5 Plants That Can Help Purify Indoor Air, According to Science
New research shows these common house plants all absorb harmful chemicals.
This article originally appeared on Health.com.
Want to clear the air in your home or workplace? Get some greens, says research presented today at the American Chemical Society’s annual meeting. But not just any greens: The new study looked at five common house plants and found that when it comes to removing harmful chemicals from the air, some are better than others.
Indoor air pollution is a common and important threat to human health, according to researchers from the State University of New York Oswego, and can even lead to symptoms of “sick-building syndrome,” such as headache and fatigue. Volatile organic compounds (VOCs), which are emitted as gasses from cigarette smoke, paints, furniture, copiers and printers, cleaning supplies, and dry-cleaned clothes, are often to blame.
“Buildings, whether new or old, can have high levels of VOCs in them, sometimes so high that you can smell them,” says Vadoud Niri, PhD, an assistant professor of chemistry who led the new study. Inhaling large amounts of VOCs can cause short- and long-term health problems, he adds, including dizziness, asthma, and allergies.
Installing ventilation systems or other high-tech solutions can help remove VOCs from indoor environments—but they can be expensive, and Niri wanted to find a cheaper, simpler way to improve air quality. So he turned to plants, which take in carbon dioxide through their roots and leaves. Previous research has also shown that greenery can absorb VOCs like benzene, toluene, and formaldehyde.
Niri and his colleagues built a sealed chamber containing a mix of different VOCs and monitored it over several 12-hour periods, both with and without different plants inside. They measured how quickly each plant took in the different VOCs, and how much of the chemicals remained in the air by the end of each experiment.
While all of the plants they tested reduced at least some of the air pollution, certain ones were more helpful than others. “Based on our results, we can recommend what plants are good for certain types of VOCs and for specific locations,” says Niri. Here’s a breakdown of the five plants they tested and what, exactly, they found:
All five plants did a good job removing acetone (you’ve probably noticed its smell in nail salons—the pungent chemical is present in nail polish remover). But the popular Dracaena plant, with its trunk-like stems and shiny leaves, took in more of the gas than any other greenery tested (94% over the 12-hour study period).
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Out of the five plants tested, this easy-to-care-for succulent—also known as a friendship tree, lucky plant, or money tree—was the best at removing toluene (91%), a strong-smelling chemical often associated with paint thinners.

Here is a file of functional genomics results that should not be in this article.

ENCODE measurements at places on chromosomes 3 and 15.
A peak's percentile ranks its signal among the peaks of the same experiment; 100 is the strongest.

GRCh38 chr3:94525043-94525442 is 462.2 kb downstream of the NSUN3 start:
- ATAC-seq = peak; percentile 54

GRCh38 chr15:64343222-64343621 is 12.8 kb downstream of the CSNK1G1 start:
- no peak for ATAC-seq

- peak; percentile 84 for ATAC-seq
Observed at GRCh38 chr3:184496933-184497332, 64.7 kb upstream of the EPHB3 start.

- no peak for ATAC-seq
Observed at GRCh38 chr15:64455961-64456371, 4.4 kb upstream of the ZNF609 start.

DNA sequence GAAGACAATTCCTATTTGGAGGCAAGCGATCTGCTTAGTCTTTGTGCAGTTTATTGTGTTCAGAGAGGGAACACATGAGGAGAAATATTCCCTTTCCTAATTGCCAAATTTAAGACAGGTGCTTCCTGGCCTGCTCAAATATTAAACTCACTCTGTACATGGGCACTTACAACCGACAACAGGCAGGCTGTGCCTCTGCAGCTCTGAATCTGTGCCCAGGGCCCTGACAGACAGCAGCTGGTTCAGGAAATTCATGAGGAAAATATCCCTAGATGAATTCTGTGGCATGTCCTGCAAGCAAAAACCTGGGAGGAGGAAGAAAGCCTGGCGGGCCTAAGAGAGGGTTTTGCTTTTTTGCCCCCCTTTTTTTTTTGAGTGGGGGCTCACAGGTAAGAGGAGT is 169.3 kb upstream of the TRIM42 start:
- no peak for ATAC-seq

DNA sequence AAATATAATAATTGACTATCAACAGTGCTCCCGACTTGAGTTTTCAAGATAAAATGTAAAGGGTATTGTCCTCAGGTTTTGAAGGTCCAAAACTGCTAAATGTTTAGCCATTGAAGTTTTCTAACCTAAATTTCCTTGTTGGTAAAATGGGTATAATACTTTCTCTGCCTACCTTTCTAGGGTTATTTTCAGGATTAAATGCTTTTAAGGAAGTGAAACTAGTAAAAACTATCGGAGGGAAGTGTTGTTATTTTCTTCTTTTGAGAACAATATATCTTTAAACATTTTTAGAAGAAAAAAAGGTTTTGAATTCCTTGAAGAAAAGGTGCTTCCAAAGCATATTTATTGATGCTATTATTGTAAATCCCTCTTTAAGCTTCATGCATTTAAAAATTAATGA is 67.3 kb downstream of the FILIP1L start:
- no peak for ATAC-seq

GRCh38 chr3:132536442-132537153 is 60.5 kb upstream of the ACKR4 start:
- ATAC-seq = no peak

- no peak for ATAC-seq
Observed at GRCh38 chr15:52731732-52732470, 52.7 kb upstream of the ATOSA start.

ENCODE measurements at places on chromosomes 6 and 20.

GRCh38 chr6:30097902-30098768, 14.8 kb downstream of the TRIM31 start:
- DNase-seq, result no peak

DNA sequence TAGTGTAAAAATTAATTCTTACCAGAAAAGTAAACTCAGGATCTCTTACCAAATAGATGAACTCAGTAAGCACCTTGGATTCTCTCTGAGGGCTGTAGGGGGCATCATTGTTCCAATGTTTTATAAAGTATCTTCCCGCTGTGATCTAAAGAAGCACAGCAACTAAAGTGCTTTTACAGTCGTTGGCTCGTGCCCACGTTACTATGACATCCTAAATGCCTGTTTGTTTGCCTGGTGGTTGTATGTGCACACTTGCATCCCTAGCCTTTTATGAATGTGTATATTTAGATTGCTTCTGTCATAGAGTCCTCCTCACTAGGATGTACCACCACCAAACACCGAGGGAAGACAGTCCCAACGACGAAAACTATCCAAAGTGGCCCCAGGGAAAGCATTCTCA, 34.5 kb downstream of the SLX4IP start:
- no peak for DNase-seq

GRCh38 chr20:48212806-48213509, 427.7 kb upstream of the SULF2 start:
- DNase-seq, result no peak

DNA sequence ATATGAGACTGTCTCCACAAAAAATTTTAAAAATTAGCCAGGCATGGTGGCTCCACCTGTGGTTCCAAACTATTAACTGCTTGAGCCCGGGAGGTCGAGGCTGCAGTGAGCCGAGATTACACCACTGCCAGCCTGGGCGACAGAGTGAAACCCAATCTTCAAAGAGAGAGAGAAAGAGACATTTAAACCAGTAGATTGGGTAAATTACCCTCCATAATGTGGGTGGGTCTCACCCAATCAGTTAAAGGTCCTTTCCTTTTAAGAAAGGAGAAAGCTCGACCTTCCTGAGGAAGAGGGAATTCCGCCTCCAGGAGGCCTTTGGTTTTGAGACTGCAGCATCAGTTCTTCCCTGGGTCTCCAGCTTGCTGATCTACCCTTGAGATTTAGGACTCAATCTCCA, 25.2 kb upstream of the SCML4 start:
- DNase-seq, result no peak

The spider plant ranked first for removing ethylbenzene (62%), p-Xylenes (92%), and o-Xylene (93%)—chemicals that are found in inks, rubbers, adhesives, paints, and varnishes. This plant is adaptable to many environments, and often produces baby plants, or spiderettes, that can be repotted and grown to full size.
This spiky, colorful house plant (it’s related to the pineapple!) was best at removing benzene (92%), a toxic gas present in motor vehicle exhaust and cigarette smoke. It was also the most effective, overall, at removing multiple VOCs—taking up more than 80% of six out of the eight chemicals studied. For this reason, “it could be a good plant to have sitting around in the household or workplace,” says Niri.
These hardy cacti produce tiny flowers and grow well with lots of sunlight. While it was not the best at removing any one chemical, it did still remove more than 80% of ethylbenzene, p-Xylenes, and acetone, and about 60% of benzene, toluene, and o-Xylene.
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The Bottom Line:
The idea of using plants to remove chemicals from indoor air isn’t new; it’s known as biofiltration or phytoremediation and has been studied since the 1980s. (NASA did some of the first and most cited research on the topic.)
Other research has looked at how specific plants can remove single VOCs, such as formaldehyde, from the air. But Niri’s research (which is illustrated in a new video from the American Chemical Society) differs in that it compared various plants and looked at the rate of simultaneous removal of several VOCs.
Niri points out, however, that his study was performed in a sealed chamber—not a real-life setting. The next step in his research is to test these plants’ abilities in an actual room; he’d like to eventually put plants in a nail salon for several months, for example, to see whether they can reduce levels of acetone that are potentially harmful to people working there.
He also says that while plants may significantly improve air quality in polluted indoor areas, it’s still better to eliminate the source of these harmful chemicals in the first place. Cigarette smoke, for example, has been shown to release more than 7,000 chemicals into the air. “The plants might take up some of the VOCs,” Niri says, “but I don’t think they will be able to get rid of all the chemicals and the smell of cigarette.”